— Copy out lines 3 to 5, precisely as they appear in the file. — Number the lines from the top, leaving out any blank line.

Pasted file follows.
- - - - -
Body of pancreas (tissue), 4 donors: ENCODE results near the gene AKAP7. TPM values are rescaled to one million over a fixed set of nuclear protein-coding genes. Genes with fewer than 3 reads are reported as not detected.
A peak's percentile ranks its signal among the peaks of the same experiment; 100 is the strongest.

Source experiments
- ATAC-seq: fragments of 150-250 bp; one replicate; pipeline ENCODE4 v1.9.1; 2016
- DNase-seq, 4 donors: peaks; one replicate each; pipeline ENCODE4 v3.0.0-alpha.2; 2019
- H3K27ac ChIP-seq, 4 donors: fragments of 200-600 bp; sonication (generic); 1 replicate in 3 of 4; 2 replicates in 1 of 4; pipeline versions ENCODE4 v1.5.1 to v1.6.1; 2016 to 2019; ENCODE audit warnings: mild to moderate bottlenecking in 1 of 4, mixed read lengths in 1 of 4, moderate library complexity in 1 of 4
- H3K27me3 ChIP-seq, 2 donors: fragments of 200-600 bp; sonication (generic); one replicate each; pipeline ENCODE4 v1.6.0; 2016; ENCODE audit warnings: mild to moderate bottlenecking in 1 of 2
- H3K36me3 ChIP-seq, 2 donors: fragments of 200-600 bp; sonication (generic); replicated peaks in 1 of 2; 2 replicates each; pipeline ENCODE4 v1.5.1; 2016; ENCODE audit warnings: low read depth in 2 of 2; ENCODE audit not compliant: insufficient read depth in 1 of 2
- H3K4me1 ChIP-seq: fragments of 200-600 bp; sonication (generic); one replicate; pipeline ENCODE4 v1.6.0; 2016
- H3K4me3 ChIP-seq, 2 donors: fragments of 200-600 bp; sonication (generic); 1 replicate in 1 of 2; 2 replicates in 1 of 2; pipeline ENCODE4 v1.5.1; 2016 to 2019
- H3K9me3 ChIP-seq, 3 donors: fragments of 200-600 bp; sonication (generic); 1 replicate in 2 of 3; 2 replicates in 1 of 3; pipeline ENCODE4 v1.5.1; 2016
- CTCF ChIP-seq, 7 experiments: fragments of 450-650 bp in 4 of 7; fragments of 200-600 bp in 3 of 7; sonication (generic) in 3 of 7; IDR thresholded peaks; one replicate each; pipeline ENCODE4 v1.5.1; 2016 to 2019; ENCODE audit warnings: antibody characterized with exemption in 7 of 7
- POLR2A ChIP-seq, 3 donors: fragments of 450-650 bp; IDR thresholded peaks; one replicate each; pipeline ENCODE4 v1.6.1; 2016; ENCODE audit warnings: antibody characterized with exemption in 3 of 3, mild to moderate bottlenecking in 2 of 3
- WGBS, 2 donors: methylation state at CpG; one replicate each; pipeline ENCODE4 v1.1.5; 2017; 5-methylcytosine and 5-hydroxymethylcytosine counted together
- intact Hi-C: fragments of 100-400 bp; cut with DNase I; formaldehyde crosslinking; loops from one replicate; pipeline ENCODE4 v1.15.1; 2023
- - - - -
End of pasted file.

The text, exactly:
Source experiments
- ATAC-seq: fragments of 150-250 bp; one replicate; pipeline ENCODE4 v1.9.1; 2016
- DNase-seq, 4 donors: peaks; one replicate each; pipeline ENCODE4 v3.0.0-alpha.2; 2019